We’ll change our visa this summer so it was our last “mandatory” week-end in Sri Lanka. We needed time to find what we could like in this country but now, we feel that we’re going to miss going there. And we can bet there will be aSri Lanka#6 in few months…

Gol Gumbaz
Determined kid
White loneliness

Bijapur is not exactly the first tourist attraction you’ll hear about in India. Lost in North Karnataka, far away from any big city and from any traditional tourist trail, you have to be a history buff or to have been living here for a while to plan a trip there.

Bijapur has a lot to show if you’re a little bit interested in history and architecture. Capital city of one of the Deccan Sultanates during the 16th century it used to be an international, commercial and cultural hub. From this golden age remain many heritage sites including one mausoleum made of the second largest dome in the world! (after St Peter of Rome).

After an overnight train trip as we like them, we discovered Bijapur, at first glance a dusty big village like any others in India (in this case the “village” was hosting 300 000 inhabitants!). The difference here, is that behind the usual xerox shops (“zerox” in the case of Bijapur to respect the local pronunciation), “family-restaurants” and other shops of all trades, rise signs of an history too big for this common city: domes of mausoleums or mosques, citadel walls, watch towers, archs and monumental city gates.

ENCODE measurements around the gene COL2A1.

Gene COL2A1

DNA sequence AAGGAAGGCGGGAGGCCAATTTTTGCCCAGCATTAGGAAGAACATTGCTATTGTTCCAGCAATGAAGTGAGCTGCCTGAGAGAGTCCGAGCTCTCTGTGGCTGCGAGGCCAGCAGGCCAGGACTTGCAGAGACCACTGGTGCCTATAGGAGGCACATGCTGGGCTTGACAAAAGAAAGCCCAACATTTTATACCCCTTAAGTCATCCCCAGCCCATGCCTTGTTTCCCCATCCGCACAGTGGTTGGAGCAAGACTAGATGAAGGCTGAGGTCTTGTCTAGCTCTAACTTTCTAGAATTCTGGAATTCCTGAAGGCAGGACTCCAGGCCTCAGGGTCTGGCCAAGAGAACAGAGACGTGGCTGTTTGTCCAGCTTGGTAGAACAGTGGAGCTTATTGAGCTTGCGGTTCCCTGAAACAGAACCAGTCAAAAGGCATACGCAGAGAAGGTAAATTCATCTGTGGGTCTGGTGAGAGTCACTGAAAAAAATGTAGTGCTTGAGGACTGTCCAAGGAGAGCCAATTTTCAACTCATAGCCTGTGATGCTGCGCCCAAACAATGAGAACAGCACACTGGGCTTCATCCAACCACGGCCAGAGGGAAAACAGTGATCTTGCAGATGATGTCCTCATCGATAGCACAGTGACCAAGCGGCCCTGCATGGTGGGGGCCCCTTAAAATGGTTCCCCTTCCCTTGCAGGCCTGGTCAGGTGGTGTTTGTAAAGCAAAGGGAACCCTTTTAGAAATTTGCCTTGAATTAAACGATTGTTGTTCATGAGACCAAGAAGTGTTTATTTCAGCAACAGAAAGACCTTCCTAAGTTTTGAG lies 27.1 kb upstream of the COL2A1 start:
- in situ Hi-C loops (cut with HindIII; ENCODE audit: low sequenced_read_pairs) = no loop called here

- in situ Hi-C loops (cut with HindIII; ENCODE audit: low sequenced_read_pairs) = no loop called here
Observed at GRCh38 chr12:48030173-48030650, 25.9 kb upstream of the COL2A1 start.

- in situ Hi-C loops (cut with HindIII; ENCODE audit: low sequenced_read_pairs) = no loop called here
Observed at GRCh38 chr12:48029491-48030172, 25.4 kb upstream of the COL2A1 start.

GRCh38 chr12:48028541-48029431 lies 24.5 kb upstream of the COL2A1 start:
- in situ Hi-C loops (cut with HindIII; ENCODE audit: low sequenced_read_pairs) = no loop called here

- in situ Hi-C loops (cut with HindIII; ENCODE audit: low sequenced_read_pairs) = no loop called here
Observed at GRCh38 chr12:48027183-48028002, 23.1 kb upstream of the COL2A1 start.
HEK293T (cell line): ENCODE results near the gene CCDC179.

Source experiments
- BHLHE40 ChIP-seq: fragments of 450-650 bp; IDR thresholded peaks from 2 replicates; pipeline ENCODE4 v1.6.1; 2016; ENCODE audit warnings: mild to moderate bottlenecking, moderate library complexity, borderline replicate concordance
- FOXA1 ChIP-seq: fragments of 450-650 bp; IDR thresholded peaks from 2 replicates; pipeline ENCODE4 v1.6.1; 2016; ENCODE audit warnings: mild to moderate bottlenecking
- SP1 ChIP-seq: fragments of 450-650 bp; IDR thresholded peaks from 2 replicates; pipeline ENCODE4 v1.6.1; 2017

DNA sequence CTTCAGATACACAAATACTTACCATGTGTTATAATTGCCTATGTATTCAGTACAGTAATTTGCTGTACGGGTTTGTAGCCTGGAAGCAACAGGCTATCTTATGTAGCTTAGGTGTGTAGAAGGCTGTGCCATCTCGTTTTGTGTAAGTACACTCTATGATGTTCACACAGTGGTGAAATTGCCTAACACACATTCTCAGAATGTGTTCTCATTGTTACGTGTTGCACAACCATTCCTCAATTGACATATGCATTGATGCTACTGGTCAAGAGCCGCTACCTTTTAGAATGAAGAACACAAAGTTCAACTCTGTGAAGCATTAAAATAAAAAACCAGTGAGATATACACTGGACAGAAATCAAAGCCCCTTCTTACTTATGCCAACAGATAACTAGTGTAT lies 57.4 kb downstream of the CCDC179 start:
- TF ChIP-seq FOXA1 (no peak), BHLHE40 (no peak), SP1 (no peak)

We discovered here a delicate Islamic heritage, sometimes even imposing, specially in the case of the Gol Gumbaz, a dome with extraordinary proportions and an amazing sound reverberation (which is entertaining the local tourists big time as they scream here continuously).

More than anywhere else, we quickly felt that foreign tourists were pretty rare (we didn’t meet any during the week-end!) so we were the object of non-stop requests for a picture and the usual “which-country-what-is-your-name” from locals. Fun at the beginning, that’s quite exhausting after a while but that’s unavoidable when travelling in small towns of India.

Next time, we’ll visit Bidar, an other Sultanate past capital-city, closer to Hyderabad.